What is a Proof of Concept

I have started these series of posts on how to build a System Center Proof of Concept. I guess some explanations on what is a Proof of Concept are in order.

I would begin by stating what a Proof of Concept is NOT:

  • It is not a complete project
  • It is not a deployment in production (that would be a Pilot)

I have been in some situations where the customers asked for a Proof of Concept, being enticed by the short schedule and fixed price usually associated with this type of engagement. But soon after starting the engagement it was clear that they were expecting a full project (full features implemented, complete documentation) and were asking for deployment in production.

It is my firm belief that a Proof of Concept cannot be a substitute for a full deployment project. A typical solution implementation should have the following phases:

  • Evaluation – determining if solution features will meet the customer requirements
  • Planning – creating the project plan, schedule and functional specifications
  • Build/Develop – for infrastructure deployments this means testing in lab and creating implementation procedures
  • Deployment – install the actual solution in the production environment
  • Operating – administering and supporting the solution during its entire lifecycle

Skipping one or more phases from the above and rushing to deployment usually create a lot of risks, the more important one being that the solution implemented does not meet the customer requirements.

This is where the Proof of Concept come into place. In a typical evaluation phase the high level requirements are collected and analyzed. Next the potential solution is evaluated to determine if it would meet these requirements. This evaluation is not always easy, especially for complex features, so a Proof of Concept can help with the decision.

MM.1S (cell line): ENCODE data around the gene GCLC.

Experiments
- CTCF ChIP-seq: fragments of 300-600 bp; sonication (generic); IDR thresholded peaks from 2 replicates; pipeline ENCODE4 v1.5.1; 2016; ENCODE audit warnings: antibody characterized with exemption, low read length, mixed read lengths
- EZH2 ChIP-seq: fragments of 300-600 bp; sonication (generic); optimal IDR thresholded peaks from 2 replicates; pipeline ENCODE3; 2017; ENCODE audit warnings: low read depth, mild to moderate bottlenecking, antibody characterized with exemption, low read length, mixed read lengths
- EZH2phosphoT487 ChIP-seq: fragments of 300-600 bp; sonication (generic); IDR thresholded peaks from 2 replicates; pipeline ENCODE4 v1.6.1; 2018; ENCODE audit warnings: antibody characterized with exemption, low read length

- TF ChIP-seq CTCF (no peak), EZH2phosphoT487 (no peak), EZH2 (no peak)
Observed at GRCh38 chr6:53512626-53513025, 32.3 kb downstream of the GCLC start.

A Proof of Concept is an implementation of the solution in a lab environment with the purpose of evaluating if the solution features meet the customer requirements.

Unlike a Proof of Concept, a Pilot deployment is typically performed at the beginning of the Deployment phase to test the deployment procedures into production environment, before going to full scale deployment.

A Pilot is performed in production environment on a limited number of systems (servers, workstations) and involves a limited number of users. The Pilot is a test of procedures, a dress rehearsal.

However a Pilot cannot be performed without careful preparation and going through all the phases of evaluating, planning and building the solution. One cannot test the deployment procedures if does not have them.

Above said, the procedures presented in these series of posts have the purpose of evaluating the solution features.

  • The procedures should be used only in a lab environment.
  • They cannot be a substitution for a full project

The standard disclaimers apply: The procedures are provided on an AS IS basis without any warranty. Use at your own risk. Myself and my company cannot be responsible if something does not work for you or creates damage.

And remember a Proof of Concept is performed in the lab, not in production.

That recalls a System Center Configuration Manager deployment project I have done two years ago: I went through all the phases, evaluation, planning, testing in the lab and creating procedures. The customer stated they didn’t had SMS or Configuration Manager before.

When we went to the deployment, we found that the Active Directory schema was already extended and they had a Configuration Manager installed siting on a workstation machine under a desk.

Someone has performed a “Proof of Concept” for them 🙂

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